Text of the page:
Throughout his career Arthur Levine has had to deliver tough messages. When he became president of the Teachers College at Columbia University, he was called to New York's City Hall to meet with then Mayor Rudy Giuliani. The politician wanted to share his views on what he felt was the terrible state of the city’s public schools.
Dr. Levine, who will be at Dalhousie on May 29 to deliver a keynote address at a conference hosted by the College of Continuing Education, was furious.
“I said, don’t you realize that your industry is in the same shape as mine?” he recalls. “You think people in schools are less able than they were in the past. We think the same thing about politicians. And, we both want someone different in the other person’s job.”
Mayor Giuliani never invited him back to city hall.
When he comes to Dalhousie, he will deliver another tough message. Automation, he says, is going to create massive upheaval in labour markets that universities are currently unprepared for, and that without a transformation in the way higher education is delivered the results for society will be dire.
Education that drives change
It’s a stark message coming from one of America’s leading thinkers examining issues facing today’s educators. In addition to his tenure at Columbia University, he served at Harvard University as the Graduate School of Education’s senior lecturer and chair of the university’s Higher Education Program and Institute for Educational Management.
Now, as president of the Woodrow Wilson National Fellowship Foundation, Dr. Levine leads one of the America’s foremost organizations promoting leadership development and organizational capacity in education. Established at the end of the Second World War, the foundation was created to encourage young scholars to join the academy to serve the tidal wave of soldiers returning home from war.
Today, the foundation’s mission remains constant – to identify and develop talented educators and programs to address society’s greatest challenges. Dr. Levine says that the next major tsunami universities need to prepare for is the wave of job displacement that promises to strike as automation begins to supplant humans across large swaths of the labour market.
The impact of automation
As an example, he points to the trucking and delivery industries in the U.S., a sector that leads in job numbers in 29 of 50 states.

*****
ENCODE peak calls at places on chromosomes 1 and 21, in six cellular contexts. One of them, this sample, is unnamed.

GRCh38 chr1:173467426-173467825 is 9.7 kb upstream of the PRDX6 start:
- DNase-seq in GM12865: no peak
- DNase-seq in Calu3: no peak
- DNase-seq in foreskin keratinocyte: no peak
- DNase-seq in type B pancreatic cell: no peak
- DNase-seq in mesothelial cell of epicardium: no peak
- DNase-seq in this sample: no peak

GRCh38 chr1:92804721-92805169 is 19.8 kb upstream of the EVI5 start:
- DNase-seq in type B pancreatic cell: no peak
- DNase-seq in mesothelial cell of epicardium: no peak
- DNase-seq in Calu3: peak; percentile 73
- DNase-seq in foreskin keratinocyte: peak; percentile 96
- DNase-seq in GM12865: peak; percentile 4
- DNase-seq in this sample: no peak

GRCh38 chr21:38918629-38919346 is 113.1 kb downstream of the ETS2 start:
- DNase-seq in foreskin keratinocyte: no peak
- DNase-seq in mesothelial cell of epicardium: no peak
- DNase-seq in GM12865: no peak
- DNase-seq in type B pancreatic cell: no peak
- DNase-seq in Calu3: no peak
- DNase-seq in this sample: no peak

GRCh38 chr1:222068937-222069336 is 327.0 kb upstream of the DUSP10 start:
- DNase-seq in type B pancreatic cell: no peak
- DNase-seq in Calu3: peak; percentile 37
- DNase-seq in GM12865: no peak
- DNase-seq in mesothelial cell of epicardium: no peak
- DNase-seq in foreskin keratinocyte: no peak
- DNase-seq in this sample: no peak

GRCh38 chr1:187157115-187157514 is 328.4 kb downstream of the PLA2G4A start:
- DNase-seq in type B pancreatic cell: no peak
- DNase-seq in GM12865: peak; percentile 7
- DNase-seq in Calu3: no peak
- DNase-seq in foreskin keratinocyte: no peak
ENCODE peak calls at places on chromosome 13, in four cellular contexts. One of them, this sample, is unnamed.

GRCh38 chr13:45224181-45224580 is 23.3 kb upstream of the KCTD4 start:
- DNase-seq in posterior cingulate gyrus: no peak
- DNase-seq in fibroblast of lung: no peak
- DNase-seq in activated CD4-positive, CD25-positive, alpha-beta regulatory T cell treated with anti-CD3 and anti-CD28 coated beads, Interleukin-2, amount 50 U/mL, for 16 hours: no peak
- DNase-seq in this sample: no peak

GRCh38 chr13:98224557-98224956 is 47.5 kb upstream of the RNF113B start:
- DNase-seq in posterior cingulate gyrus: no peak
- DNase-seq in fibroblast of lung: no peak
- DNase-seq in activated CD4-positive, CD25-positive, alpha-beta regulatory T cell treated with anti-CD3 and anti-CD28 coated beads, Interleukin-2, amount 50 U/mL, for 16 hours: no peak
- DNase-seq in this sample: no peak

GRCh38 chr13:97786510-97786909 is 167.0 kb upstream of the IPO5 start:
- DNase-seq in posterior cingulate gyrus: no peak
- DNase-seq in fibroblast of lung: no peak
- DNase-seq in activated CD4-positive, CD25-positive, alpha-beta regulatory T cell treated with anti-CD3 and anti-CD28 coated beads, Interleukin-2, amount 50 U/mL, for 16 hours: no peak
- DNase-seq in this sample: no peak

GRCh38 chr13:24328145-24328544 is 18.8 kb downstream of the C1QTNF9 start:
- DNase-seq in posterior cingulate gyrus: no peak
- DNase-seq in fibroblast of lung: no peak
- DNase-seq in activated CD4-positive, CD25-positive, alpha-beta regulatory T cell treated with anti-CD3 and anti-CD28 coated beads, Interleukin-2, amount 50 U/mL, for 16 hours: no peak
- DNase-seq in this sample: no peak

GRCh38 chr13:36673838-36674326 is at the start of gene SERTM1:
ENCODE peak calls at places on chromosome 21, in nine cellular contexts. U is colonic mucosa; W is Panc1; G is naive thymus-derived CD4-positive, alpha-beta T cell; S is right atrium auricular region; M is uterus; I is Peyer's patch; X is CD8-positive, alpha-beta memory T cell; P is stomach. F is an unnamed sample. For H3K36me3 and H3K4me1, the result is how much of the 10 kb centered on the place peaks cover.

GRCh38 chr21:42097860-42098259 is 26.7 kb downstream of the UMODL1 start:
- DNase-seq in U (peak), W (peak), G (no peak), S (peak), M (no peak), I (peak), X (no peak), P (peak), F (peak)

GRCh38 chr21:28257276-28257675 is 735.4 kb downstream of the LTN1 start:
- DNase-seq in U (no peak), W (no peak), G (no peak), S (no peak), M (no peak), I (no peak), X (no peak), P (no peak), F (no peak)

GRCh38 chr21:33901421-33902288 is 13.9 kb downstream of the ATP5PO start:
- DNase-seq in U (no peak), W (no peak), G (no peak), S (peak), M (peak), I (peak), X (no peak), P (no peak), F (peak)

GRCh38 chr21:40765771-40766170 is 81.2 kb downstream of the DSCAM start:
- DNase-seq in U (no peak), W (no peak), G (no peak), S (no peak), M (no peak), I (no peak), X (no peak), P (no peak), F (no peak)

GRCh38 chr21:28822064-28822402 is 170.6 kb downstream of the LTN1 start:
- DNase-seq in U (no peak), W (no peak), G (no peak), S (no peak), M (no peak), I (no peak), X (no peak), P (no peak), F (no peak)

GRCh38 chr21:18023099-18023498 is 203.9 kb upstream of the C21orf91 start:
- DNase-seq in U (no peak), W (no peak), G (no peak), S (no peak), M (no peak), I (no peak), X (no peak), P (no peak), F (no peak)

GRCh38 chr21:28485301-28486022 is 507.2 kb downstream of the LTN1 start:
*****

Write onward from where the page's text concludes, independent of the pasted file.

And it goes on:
“With autonomous vehicles coming, we know those jobs have a limited amount of time, and when they go they will take jobs at hotels, food stops and a whole host of related industries. If we start planning now and begin retraining those people, there is a better chance for creating a healthy and more humane society.”
And it’s not only truckers. Dr. Levine notes automation is set to create large-scale job loss in professions that require a great deal of education but involve routine work such as journalism, medicine and law. He says highly educated people will find themselves with the need to upgrade or retrain, and that universities should be planning to help these people now, before they lose their jobs.
“We’re going to see an incredible influx of students who want just-in-time education — who need a new computer language by next week — rather than just-in-case education, which is what degree programs provide. Because of the nature of the speed of change and the half-life of knowledge, these students will be the new majority in higher education.”
For Dr. Levine, it’s not a question of whether universities should be transformed to meet the needs of our global, digital and increasingly automated economy — “the only question,” he says, “is who is going to do it.” He believes universities should be leading the charge and be in control of their own destinies.
Taking the lead on campus
Dr. Levine says that because of the front-line role continuing education units play, they are uniquely placed to champion the innovation universities need to help society overcome the challenges of displacement.
He notes that continuing education has pushed a good deal of the advances made in online education and other forms of program delivery that allow for flexible learning on a massive scale. It is this kind of innovation, he says, that will help universities meet the enormous need for reskilling and upgrading that is to come.
“Continuing education has been dealing with these kinds of issues since its inception. The reality is that universities as a whole need to figure out what they want to do about the challenges of automation. I suspect most will have to embrace it and continuing education will lead the way.”
If they don’t, he says the stakes are incredibly high.
“In times like the present, we’re set to witness job loss and job change and demand for more frequent training than ever before. We’re also witnessing a rapid redistribution of income and wealth. Unless we do something about it, the number of poor will grow, and the middle class will continue to shrink. This is a classic recipe for undermining a democratic society.”
The Conference of the Canadian Association for University Continuing Education will take place on Dalhousie’s Studley Campus from May 28 to 31 and will gather more than 180 continuing education professionals from across the country. Registration for the entire conference or individual keynote presentations remains open until the conference begins.
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